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Community efforts at Kahuku Point give hope to albatross and other native species

Laysan Albatross USFWS.jpg
US Fish and Wildlife Service
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A Laysan Albatross sits on its nest at Midway Atoll.

Next to Turtle Bay Resort lies a 35-acre parcel of undeveloped land. Within this parcel is Kahuku Point — home to several native plant and animal species.

"Out here we've got green sea turtles that nest on the coastline. We've got monk seals that pup out here as well," said Tim Tybuszewski, director of conservation for the nonprofit North Shore Community Land Trust.

Tybuszewski says the native yellow-faced bee also calls the Kahuku Point home.

Since 2015, the nonprofit has been removing invasive plants and animals from the area, and restoring it with native plants like ʻOhai.

"When you think about it, most coastline easement has either a house or a hotel on it on Oʻahu," Tybuszewski said. "So there's not a lot of these sand dune ecosystems left on Oʻahu. I felt like it would be really great to restore this, and see this as a community resource."

Tybuszewski says he also envisioned it as a safe haven for plants and animals. But in order to accomplish that goal, the North Shore Community Land Trust partnered with botanists and other experts from the state and federal partners.

Kahuku Point.jpg
Casey Harlow
Since 2015, the North Shore Community Land Trust has been clearing invasive plants from Kahuku Point and restoring the sand dune with native plants.

He says the Kahuku Point project is also driven by the community. Plants are locally sourced from North Shore nurseries, and volunteers primarily drive the clearing and plantings at the project site.

"All of this wouldn't be possible without the help of the community," he said.

The nonprofit's efforts began seeing progress in 2017, when Laysan albatrosses began to nest at the project site.

"We had a colony of, I believe, three nests," he said. "We've grown now to 20 nests a year, and we're hoping for even more this upcoming year."

There are three species of albatross that call Hawaiʻi home — the black-footed, Laysan, and the extremely rare short-tailed albatross.

A majority of Hawaiʻi's albatrosses reside and nest in the Northwestern Hawaiian Islands, there are a number of threats they face. Among them are human fishing activities and non-native predators — such as rats.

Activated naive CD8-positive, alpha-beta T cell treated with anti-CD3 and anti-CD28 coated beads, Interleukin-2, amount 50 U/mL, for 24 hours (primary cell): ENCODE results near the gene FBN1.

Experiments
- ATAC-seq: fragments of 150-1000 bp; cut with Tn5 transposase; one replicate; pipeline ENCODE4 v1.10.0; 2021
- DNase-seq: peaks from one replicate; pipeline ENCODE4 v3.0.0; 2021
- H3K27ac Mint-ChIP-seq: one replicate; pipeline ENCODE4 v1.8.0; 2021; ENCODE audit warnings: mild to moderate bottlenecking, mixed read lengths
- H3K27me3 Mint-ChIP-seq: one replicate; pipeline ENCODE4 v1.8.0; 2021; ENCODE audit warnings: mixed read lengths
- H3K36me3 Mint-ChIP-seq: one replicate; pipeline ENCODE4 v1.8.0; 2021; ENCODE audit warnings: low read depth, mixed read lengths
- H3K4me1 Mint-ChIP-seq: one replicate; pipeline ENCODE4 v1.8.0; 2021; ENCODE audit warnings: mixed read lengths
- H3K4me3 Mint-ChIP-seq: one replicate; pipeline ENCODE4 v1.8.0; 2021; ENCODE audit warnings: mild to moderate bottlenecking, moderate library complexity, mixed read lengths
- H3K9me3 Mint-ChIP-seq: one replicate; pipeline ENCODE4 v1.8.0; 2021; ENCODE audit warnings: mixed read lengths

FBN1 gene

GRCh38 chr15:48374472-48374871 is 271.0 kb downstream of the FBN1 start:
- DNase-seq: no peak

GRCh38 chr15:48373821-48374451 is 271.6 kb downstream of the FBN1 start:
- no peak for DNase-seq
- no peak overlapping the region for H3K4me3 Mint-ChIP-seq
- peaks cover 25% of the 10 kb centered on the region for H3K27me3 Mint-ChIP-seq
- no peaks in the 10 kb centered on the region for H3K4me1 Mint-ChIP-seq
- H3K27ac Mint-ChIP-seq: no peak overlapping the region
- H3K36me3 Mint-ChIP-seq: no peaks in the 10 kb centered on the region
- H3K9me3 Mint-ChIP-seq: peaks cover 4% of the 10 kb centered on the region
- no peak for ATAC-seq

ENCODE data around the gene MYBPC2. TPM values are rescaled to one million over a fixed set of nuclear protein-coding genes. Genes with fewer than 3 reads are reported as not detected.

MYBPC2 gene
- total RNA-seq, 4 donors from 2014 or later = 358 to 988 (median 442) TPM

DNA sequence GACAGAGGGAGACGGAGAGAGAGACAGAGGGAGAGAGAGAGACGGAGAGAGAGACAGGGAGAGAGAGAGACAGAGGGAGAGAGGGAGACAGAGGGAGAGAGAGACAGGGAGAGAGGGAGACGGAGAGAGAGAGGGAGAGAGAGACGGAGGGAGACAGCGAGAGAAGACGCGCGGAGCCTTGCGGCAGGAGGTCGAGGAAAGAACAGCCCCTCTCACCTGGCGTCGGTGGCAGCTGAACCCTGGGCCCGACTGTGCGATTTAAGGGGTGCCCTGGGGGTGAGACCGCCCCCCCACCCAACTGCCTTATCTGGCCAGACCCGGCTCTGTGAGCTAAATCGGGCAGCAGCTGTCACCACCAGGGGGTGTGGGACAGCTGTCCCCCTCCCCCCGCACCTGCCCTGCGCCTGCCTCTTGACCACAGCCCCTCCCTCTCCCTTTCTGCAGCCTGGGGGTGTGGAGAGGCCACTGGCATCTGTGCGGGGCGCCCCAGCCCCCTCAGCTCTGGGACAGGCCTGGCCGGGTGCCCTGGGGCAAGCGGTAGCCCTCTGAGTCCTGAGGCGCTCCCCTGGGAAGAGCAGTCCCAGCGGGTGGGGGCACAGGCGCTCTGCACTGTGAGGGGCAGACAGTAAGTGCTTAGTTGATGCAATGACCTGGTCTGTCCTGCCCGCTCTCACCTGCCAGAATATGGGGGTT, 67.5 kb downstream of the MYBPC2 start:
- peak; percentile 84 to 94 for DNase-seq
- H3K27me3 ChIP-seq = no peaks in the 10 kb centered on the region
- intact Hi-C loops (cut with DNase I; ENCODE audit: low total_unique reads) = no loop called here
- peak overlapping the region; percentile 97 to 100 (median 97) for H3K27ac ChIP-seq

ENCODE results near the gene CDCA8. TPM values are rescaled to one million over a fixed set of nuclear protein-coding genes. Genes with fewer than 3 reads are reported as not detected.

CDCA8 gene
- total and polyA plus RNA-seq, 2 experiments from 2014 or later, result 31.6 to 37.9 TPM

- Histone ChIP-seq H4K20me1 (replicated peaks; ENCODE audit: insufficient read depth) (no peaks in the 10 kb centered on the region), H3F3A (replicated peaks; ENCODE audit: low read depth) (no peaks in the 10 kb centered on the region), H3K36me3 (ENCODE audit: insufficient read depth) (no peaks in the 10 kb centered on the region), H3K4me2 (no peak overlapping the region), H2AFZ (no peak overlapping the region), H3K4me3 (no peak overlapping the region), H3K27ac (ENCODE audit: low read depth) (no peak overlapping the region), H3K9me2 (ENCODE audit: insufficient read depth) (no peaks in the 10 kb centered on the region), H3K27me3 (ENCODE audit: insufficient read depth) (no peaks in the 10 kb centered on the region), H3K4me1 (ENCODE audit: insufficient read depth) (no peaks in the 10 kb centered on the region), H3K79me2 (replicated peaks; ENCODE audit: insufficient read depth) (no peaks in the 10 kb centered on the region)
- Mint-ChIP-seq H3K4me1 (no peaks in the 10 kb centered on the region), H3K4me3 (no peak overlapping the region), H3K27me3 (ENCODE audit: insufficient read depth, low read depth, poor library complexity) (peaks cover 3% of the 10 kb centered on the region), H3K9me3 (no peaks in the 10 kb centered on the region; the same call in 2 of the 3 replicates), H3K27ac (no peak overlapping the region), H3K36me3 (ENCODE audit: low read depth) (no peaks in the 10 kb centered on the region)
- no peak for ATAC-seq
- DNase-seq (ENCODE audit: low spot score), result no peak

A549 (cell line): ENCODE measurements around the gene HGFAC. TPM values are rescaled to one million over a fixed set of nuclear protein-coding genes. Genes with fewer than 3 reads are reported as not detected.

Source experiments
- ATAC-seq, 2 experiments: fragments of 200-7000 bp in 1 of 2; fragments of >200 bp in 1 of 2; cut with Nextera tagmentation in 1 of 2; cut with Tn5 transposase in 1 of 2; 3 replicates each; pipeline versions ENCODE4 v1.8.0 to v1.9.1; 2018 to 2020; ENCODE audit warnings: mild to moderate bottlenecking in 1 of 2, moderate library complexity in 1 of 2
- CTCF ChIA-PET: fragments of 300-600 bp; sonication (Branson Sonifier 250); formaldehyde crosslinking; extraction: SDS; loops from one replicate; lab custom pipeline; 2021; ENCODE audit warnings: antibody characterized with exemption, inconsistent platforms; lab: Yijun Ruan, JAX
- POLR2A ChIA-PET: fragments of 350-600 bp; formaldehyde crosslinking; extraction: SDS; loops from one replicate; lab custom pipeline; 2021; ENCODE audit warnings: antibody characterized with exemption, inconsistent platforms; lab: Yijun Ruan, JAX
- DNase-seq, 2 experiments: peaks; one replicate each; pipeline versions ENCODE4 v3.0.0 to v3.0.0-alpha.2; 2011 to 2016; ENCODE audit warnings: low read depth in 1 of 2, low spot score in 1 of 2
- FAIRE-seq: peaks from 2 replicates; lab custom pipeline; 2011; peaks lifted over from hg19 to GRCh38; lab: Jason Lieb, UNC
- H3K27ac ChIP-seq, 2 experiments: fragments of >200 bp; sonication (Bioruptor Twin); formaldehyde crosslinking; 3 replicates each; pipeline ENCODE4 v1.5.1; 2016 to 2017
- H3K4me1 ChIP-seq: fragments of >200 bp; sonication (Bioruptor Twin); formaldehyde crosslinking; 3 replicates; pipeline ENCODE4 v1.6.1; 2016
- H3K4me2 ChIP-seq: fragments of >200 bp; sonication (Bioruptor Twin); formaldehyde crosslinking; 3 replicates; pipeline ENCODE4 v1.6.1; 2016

But a growing threat is the effects of climate change and rising sea levels. Beth Flint, a wildlife biologist with the U.S. Fish and Wildlife Service, says sea level rise, and increased storm frequency and intensity are already impacting important habitats.

"It's not just a hypothetical, we have lost tens of thousands of nestlings to storms in the winter now, up in the Northwestern Hawaiian Islands," Flint said. "We've lost, more importantly, actual land area that provides nest sites for birds."

Flint says it also has an impact on other wildlife, such as green sea turtles and monk seals.

But there are efforts underway by the USFWS to transfer albatross eggs and chicks to the main Hawaiian Islands, in order to establish colonies on "higher ground" — areas that aren't as easily impacted by storms or rising water levels. So far, colonies have been established at Kaʻena Point and the James Campbell Wildlife Refuge on Oʻahu.

However, Flint says establishing colonies this way is difficult, and may take years to determine whether or not it was successful.

In the meantime, USFWS has other efforts to help establish colonies. The service partners with domestic and international agencies and organizations for restoration projects like Kahuku Point.

"We provide a number of ways to assist, either through funding, in the form of grants, or through expertise," said Sheldon Plentovich, USFWS's Pacific Coastal Program Coordinator.

Plentovich acts as a liaison with various partners on restoration and conservation projects throughout the Pacific. She says the North Shore Community Land Trust's project has seen amazing results in a few years.

"Not only have the albatross started nesting, but we've seen increases in the numbers of [the] endangered yellow-faced bee," she said. "And then, this year, we saw this explosion in nesting green sea turtles at that beach, that's adjacent to the restoration site."

Kahuku Point Kalaeokaunaoa.jpg
Casey Harlow
Kahuku Point

Plentovich says partnerships like this are important to not only preserve native ecosystems, but also to secure the futures of native plants and animals impacted by climate change, predators, and other human impacts.

So far, the North Shore Community Land Trust's efforts at Kahuku Point have cleared 8 of 35 acres. Tybuszewski says there is a standing community-driven restoration event there every second Saturday of the month.

More information about the NSCLT's Kahuku Point project and other initiatives can be found at www.northshoreland.org

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